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my own swimming pool!
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looking a bit silly
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look at me mom, I'm a big bird now! (a big WET bird, that is)

In about a 10 min session one afternoon I trained Baby to fly onto my hand on command. How cool is that? Of course he is too smart for his own good and he also quickly figured out flying on my hand was a lot of work and not really worth the effort unless I have some of them wormies there for him. How he knows when I do have them and when I don't remains a mystery (are pigeons psychic?) but somehow he can tell, even if I am holding my hand up high and he cannot see my palm!!!!! 

Last week end, I made baby a bandana. And not any bandana mind me, but a vintage 1940's one LOL made with vintage fabric :).  He tolerates it but it bugs him. I guess it will take some time getting used to it, and I only put it on for a few minutes at a time and only when he is supervised. Here are some cute shots (yeah, OK, I know, I'm losing it):


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hanging out on the hammock
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please don't let the other
pigeons see me like this!
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maybe I could be in a movie?

 Well, it's only been 4 weeks and already I have grown so attached to Baby that I actually miss him when I am away from home (weird, but true). I look forward to coming home everyday and walking up to his cage and hearing him greet me with his chirpy hisses. He will run to me and stick his beak between my fingers and push down hard, leaning on me. He will let me pet him just about anywhere, even close to his eyes. He likes having his chin, neck and cheeks stroked gently and oftentimes will close his eyes and seem very happy. he'll play with my hair, peck at my freckles (not edible?), peck at my necklace, bracelets, anything out of the ordinary.

As time passes and life unfolds, I will post more photos on this page and share more stories (hopefully happy ones) about Baby and me. So far the only one to share is the hawk that has magically appeared and commandeered the high tree across the street for many days, WATCHING. I didn't even know it was there. I heard a bird making a hell of a ruckus so I came out to see what all the fuss was about. It was a mocking bird and boy was he pissed!! Something was in his tree. I was curious, so I grabbed my binoculars, came out to the front of the house and investigated, only to find out that a huge bird of prey was hanging out in the foliage. Yikes!!! I had never seen it before. What was he watching? I went back to the backyard and stood by Baby's cage and looked again to see if the tree was in sight. I found that the hawk, from this high viewpoint could see Baby's cage (and Baby) very well. Double yikes!!  As a result, I have learned to "listen" to wild birds calls and recognize the alarm call of the mocking bird as well as that of the crow. Both birds live in or near that tree and will let me know when the hawk is there. I have to keep a very close watch over baby at ALL times when I let him lose in the garden and never allow him to be more than a few feet away from me. So if that hawk wants to eat Baby, he's going to have to eat ME first (and DIE trying) hehehehehehe.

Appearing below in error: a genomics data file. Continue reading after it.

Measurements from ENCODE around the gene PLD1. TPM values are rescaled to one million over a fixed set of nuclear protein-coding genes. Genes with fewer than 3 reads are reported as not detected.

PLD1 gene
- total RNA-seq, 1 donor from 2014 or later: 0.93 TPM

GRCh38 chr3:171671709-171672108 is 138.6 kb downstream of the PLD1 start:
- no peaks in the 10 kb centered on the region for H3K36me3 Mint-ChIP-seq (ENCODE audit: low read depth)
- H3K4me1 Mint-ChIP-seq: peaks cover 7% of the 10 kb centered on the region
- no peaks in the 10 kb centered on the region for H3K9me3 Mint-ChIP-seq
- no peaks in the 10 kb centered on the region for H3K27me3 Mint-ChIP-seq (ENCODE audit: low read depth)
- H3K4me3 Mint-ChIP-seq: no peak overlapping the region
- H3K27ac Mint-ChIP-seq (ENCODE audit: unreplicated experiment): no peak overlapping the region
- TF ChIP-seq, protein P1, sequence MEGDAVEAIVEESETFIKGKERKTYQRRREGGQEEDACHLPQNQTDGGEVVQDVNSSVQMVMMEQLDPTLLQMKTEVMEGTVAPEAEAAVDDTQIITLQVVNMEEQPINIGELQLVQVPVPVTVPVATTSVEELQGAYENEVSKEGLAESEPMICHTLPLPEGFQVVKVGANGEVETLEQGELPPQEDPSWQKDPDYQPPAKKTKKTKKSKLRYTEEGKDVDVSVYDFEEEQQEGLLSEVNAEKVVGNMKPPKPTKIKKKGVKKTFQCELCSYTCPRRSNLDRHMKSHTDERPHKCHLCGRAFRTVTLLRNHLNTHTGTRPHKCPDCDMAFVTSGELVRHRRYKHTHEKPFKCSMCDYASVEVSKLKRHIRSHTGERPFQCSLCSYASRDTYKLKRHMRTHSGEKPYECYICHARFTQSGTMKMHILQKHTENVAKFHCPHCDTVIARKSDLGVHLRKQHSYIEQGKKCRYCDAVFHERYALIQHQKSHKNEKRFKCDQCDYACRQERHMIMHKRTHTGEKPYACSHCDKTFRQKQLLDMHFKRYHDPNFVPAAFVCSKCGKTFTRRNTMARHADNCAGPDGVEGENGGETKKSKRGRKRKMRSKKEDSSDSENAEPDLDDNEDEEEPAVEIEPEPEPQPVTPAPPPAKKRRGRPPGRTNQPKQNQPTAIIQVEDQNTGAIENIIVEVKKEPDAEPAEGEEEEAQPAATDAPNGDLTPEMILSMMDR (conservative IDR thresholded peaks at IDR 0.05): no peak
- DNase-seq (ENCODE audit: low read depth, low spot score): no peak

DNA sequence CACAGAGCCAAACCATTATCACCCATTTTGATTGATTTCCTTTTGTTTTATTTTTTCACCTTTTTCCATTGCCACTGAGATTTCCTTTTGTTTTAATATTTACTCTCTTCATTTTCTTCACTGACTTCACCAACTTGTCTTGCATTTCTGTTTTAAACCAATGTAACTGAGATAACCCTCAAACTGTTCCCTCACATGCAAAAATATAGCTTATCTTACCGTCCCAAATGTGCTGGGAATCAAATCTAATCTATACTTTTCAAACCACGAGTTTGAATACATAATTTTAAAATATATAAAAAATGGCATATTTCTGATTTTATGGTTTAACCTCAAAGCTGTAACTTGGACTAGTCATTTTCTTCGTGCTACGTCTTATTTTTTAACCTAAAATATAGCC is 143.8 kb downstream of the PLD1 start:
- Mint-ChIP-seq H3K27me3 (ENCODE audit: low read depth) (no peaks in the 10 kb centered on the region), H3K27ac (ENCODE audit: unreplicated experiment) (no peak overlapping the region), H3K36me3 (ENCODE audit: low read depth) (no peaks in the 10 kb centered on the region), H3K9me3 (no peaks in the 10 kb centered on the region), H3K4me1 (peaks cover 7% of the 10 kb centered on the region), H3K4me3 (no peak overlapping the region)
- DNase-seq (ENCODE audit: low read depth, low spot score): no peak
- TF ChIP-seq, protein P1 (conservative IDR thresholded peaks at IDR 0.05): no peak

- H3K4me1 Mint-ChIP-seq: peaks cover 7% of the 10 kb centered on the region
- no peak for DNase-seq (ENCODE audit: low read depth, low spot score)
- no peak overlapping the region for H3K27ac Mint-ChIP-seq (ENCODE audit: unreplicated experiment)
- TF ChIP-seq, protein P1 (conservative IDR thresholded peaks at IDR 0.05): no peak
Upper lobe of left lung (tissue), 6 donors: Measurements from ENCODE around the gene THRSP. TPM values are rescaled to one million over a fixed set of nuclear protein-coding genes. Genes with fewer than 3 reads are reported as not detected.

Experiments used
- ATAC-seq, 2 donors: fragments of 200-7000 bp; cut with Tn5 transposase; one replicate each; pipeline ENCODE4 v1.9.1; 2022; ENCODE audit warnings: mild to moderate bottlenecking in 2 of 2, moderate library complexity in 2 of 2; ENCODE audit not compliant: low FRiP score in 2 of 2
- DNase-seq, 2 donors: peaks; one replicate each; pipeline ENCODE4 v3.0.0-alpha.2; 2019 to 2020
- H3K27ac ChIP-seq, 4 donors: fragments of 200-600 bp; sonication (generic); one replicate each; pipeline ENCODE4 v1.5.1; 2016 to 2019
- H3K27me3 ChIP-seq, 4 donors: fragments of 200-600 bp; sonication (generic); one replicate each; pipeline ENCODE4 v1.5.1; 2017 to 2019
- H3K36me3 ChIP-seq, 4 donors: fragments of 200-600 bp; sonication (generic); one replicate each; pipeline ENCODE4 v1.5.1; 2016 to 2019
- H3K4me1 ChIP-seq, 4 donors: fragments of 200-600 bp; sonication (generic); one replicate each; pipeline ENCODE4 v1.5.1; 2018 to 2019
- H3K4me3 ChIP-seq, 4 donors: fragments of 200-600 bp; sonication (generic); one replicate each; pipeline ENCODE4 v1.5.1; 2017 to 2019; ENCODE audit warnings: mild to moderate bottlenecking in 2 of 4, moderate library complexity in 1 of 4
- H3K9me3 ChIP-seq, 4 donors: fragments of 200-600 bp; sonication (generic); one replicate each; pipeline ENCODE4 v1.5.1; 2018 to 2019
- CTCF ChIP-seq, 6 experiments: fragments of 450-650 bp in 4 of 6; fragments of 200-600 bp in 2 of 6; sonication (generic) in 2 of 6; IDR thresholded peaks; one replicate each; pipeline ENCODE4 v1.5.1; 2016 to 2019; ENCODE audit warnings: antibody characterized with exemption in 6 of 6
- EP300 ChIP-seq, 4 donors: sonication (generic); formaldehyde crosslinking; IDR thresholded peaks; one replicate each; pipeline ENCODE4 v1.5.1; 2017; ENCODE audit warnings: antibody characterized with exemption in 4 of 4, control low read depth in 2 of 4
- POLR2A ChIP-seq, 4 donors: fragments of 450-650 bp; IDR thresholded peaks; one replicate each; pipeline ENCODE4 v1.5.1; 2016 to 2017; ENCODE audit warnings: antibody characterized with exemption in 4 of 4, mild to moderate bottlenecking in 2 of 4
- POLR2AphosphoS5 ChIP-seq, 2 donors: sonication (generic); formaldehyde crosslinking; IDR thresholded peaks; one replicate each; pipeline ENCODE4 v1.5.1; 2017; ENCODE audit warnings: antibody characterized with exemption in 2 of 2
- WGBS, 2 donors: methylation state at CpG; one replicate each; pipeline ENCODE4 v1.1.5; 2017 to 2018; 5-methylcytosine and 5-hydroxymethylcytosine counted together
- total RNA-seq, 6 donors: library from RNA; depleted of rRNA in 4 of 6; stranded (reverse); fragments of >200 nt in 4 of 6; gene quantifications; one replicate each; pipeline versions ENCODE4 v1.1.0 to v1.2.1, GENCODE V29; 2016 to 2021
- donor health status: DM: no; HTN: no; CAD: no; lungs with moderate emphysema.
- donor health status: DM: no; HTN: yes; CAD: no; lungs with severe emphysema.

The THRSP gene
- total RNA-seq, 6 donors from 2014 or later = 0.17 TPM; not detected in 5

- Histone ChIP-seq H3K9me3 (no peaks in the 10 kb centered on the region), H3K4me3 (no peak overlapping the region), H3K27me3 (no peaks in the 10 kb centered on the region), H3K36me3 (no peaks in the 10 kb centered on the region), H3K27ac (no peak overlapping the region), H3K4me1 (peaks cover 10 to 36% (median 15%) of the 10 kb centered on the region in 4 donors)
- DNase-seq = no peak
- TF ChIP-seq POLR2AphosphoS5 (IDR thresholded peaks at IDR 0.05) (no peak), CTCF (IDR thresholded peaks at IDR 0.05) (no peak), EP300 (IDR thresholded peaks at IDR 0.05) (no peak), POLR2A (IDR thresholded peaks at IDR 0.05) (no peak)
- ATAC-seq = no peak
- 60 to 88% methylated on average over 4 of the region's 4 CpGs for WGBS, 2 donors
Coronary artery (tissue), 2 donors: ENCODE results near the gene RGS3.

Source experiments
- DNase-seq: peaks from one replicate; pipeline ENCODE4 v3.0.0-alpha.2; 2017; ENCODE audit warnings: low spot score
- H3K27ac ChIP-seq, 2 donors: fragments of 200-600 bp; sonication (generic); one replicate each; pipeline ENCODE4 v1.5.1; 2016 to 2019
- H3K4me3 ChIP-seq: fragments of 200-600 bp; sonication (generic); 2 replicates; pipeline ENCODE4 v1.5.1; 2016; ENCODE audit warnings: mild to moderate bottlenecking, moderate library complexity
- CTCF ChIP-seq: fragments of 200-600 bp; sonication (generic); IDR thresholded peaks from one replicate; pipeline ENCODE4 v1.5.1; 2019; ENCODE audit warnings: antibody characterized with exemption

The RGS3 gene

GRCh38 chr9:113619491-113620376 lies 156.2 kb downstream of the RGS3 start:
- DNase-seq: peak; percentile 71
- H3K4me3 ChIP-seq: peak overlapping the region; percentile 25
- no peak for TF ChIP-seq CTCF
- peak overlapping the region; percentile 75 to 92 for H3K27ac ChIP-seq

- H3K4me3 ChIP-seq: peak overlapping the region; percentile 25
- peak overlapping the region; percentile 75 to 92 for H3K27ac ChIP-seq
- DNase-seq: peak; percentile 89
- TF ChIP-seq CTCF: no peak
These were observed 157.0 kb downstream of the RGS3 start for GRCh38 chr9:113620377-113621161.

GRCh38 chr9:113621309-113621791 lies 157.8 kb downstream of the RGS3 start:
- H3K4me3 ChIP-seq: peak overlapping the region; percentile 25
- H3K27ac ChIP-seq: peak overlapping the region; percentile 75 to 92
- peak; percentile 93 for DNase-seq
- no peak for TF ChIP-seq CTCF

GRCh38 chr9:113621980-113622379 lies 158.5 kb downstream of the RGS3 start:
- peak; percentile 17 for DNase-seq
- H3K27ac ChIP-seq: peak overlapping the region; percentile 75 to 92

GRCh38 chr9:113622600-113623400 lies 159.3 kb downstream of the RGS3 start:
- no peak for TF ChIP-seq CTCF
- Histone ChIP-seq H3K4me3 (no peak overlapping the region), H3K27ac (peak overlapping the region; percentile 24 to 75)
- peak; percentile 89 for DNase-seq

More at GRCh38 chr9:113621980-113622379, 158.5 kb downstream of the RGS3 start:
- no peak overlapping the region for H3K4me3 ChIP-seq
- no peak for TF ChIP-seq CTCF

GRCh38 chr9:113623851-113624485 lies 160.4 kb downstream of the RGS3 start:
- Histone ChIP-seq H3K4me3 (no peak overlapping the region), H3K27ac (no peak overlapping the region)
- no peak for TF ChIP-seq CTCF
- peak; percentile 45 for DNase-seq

Well, before I let you go I want to share an amazing story about an amazing pigeon 'Cher Ami' with you. Rread it, you won't be sorry.

The story of "Cher Ami"

Cher Ami.jpg (66582 bytes)In World War I, a pigeon saved the lives of many soldiers in the "Lost Battalion" of New York's 77th Division of the U.S. Army. This pigeon was Cher Ami. His name means "dear friend" in French.

During a battle in France, the American soldiers found themselves surrounded by the enemy. Then they found themselves being fired on by their own side! They tried sending a message to their fellow troops by pigeon. The first message said, "Many wounded. We cannot evacuate." The pigeon carrying the message was shot down. They sent out a second bird with the message, "Men are suffering. Can support be sent?" That pigeon too was shot down.

One homing pigeon was left-Cher Ami. His message was, "Our artillery is dropping a barrage on us. For heaven's sake, stop it!" The men of the Lost Battalion saw Cher Ami fly up-and then saw him shot down. Yet soon Cher Ami was airborne again. Hopes soared. Cher Ami's leg was shot off and and hanging from his ligaments was the message capsule. He also was hit by another bullet through the chest. Still, this bird kept flying. Cher Ami finally got through. The shooting stopped, and many lives (at least 200) were saved.